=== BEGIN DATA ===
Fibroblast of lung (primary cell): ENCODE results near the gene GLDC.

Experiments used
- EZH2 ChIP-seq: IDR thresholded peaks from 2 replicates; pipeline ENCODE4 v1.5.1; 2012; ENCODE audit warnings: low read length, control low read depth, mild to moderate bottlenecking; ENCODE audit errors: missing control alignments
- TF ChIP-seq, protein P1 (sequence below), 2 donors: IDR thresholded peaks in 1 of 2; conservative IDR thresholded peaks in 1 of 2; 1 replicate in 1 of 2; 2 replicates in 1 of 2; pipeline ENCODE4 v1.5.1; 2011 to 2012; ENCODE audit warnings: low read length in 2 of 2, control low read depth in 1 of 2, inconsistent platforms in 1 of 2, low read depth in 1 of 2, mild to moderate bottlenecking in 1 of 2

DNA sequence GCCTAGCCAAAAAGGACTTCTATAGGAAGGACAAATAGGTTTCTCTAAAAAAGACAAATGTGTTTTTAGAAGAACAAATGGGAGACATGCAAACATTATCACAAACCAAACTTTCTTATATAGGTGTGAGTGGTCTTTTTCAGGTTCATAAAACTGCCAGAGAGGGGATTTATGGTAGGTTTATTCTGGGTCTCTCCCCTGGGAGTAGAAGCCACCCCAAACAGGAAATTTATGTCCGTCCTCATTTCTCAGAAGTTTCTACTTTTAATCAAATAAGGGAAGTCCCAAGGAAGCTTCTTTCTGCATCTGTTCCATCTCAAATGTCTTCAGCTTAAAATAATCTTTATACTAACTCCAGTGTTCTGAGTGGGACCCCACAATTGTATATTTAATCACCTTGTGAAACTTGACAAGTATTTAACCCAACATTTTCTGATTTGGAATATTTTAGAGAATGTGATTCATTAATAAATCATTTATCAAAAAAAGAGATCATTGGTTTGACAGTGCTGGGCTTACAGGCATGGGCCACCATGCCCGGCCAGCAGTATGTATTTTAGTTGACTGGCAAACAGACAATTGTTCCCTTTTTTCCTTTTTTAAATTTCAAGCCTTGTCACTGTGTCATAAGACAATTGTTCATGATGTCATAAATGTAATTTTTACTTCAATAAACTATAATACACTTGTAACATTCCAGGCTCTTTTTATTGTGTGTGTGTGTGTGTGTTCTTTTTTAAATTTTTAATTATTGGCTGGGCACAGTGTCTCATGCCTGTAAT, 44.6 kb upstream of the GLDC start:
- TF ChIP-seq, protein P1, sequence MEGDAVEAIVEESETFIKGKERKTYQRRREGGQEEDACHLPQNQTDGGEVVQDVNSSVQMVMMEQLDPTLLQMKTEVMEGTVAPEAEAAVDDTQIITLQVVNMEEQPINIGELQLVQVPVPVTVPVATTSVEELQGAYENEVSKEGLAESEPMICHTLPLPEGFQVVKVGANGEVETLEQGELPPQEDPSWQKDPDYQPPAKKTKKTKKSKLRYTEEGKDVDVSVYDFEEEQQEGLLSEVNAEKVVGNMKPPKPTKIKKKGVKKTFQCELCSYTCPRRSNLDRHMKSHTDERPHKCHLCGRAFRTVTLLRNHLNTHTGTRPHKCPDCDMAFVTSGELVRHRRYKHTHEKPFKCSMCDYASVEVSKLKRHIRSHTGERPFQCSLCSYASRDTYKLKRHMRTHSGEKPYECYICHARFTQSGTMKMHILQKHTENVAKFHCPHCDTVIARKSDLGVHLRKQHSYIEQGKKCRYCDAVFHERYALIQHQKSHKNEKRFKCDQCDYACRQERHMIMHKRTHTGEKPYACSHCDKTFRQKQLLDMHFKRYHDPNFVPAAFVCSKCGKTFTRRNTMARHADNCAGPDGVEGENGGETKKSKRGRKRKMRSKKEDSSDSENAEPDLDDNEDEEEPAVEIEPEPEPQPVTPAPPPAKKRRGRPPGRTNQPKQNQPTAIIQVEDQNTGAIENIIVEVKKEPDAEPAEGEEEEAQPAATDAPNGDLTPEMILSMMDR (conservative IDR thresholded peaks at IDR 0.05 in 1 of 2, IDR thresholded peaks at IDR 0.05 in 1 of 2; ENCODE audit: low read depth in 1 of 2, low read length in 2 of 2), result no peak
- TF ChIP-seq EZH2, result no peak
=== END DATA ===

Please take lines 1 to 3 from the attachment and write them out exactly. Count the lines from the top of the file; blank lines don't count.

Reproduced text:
Fibroblast of lung (primary cell): ENCODE results near the gene GLDC.

Experiments used
- EZH2 ChIP-seq: IDR thresholded peaks from 2 replicates; pipeline ENCODE4 v1.5.1; 2012; ENCODE audit warnings: low read length, control low read depth, mild to moderate bottlenecking; ENCODE audit errors: missing control alignments